Using a bridge-building context, students explore the links between spatial and number patterns, tables of values, graphs and rules expressed in words or as algebraic formulae.

Teacher notes

  • Animations show bridges with increasing numbers of spans being constructed. Students identify how many beams are required for the bridges of different sizes (number of sections) and different types of sections.
  • The results are represented on a graph.
  • Assist students to identify and use the characteristics of linear number patterns.
  • Students construct algebraic rules, stepping beyond additive approaches and interpretations of the patterns to more sophisticated multiplicative and algebraic strategies. The complexity of the formulae ranges from multiplicative (y = mx ) to algebraic (y = mx + c) forms.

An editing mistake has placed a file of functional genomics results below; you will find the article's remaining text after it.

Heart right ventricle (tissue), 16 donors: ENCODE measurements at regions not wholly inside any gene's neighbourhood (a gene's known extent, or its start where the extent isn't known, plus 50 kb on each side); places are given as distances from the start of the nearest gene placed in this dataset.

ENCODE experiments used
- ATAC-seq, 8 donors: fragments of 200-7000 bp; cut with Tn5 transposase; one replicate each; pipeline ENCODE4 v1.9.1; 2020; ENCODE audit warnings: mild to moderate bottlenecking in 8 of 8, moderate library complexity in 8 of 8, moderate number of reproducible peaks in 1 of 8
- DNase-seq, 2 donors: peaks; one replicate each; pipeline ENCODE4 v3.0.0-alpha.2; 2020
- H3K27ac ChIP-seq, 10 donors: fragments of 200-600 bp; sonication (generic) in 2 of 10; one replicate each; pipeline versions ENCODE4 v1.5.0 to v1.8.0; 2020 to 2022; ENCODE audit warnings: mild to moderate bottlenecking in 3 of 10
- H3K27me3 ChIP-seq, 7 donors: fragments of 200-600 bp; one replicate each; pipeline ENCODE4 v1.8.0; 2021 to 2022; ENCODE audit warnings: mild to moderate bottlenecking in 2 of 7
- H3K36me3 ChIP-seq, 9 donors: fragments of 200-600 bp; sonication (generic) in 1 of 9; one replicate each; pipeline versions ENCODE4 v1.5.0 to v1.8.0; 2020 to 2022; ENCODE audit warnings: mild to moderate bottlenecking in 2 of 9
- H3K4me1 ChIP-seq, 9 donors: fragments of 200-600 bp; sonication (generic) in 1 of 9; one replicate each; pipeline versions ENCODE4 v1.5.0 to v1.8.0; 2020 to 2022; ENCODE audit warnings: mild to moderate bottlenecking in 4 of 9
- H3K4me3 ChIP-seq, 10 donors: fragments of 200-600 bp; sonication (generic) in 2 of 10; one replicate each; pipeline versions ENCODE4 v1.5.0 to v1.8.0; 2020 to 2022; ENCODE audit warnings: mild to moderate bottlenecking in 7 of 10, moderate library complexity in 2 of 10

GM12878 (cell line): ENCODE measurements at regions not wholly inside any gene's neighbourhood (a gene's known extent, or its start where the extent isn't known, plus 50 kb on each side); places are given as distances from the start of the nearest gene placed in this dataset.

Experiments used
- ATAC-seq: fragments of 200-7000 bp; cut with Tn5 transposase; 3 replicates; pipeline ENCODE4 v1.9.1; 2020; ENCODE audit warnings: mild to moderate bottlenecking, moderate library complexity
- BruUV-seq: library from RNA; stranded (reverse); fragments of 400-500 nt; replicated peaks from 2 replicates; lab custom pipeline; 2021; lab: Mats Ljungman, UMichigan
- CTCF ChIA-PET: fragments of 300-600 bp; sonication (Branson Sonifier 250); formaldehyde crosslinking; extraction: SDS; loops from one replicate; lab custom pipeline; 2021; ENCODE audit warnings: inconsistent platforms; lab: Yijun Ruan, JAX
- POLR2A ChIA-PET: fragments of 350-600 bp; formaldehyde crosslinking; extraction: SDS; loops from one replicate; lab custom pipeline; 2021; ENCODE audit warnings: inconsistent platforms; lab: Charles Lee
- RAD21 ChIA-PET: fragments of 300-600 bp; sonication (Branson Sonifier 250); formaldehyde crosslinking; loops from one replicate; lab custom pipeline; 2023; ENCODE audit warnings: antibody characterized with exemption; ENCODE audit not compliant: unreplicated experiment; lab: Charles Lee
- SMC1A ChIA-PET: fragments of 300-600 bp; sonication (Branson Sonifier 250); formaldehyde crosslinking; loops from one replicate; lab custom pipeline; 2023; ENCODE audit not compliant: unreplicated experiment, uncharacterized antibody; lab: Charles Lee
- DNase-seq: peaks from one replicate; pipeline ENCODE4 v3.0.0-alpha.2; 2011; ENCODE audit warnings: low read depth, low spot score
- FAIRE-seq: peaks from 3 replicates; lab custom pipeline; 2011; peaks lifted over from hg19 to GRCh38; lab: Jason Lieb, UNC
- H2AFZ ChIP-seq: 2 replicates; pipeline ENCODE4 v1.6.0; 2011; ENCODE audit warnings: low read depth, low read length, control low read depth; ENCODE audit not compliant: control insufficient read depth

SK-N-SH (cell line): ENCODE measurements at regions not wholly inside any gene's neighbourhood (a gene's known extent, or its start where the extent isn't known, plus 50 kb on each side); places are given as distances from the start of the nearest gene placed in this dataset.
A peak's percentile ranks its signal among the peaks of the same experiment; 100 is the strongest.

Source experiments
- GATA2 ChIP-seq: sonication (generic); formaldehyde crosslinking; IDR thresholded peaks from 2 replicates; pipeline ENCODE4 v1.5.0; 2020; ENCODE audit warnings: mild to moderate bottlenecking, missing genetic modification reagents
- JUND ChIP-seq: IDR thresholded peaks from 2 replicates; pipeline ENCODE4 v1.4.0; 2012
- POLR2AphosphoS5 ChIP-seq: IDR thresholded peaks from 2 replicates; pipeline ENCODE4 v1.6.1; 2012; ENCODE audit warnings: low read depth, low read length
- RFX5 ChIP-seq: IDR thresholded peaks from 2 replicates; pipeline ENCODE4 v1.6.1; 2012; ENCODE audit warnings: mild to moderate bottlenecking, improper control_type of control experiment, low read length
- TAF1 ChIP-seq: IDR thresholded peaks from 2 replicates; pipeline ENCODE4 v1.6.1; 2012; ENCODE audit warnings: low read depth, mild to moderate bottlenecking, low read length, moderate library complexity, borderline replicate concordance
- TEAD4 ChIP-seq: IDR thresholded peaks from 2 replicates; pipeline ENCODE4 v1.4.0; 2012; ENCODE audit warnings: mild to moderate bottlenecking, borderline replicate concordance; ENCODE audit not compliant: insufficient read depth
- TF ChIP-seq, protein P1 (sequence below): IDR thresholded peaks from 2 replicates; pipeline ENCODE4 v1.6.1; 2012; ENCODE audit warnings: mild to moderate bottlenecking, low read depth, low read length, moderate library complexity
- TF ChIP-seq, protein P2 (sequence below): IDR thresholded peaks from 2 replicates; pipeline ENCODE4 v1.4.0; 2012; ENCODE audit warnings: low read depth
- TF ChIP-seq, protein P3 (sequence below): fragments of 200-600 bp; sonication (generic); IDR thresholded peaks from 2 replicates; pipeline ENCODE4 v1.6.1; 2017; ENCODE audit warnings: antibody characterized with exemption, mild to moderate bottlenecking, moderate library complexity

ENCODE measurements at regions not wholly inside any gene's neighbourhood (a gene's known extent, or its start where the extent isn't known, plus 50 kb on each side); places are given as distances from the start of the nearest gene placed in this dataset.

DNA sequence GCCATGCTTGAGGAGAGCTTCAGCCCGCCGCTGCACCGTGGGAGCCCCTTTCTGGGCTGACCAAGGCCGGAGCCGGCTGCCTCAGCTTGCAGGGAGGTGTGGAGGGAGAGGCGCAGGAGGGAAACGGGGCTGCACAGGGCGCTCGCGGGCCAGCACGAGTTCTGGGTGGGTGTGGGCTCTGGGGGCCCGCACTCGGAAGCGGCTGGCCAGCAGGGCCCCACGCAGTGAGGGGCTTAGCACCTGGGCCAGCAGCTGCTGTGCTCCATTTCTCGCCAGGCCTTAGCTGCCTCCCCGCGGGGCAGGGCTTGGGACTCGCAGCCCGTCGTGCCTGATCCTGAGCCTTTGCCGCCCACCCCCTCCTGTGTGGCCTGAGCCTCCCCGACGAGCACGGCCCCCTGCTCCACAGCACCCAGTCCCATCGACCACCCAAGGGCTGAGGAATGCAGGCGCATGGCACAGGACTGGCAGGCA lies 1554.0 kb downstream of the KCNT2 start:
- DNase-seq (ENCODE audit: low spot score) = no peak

• The learning objects progressively increase in difficulty.

Learning objects

Bridge Builder picture.

Bridge builder: triangles 1
Students build bridges by adding triangular sections (each made up of three beams) with single step increasing widths to discover the multiplicative expression y = 3n.

>Bridge Builder picture.

Bridge builder: triangles 2
Students build bridges of varied widths using triangular sections (each made up of three beams) to discover the multiplicative expression y = 3n.

>Bridge Builder picture.

Bridge builder: quadrilaterals
Students build bridges of varied widths using quadrilateral sections (each made up of four beams) to discover the multiplicative expression y = 4n.

>Bridge Builder picture.

Bridge builder: complex squares
Students build bridges by adding regular sections (each made up of several beams) to discover the algebraic equation B = 3n + 1.

>Bridge Builder picture.

Bridge builder: complex pentagons
Students build bridges by adding pentagonal sections (each made up of four or five beams) to discover the algebraic equation B = 4n + 1.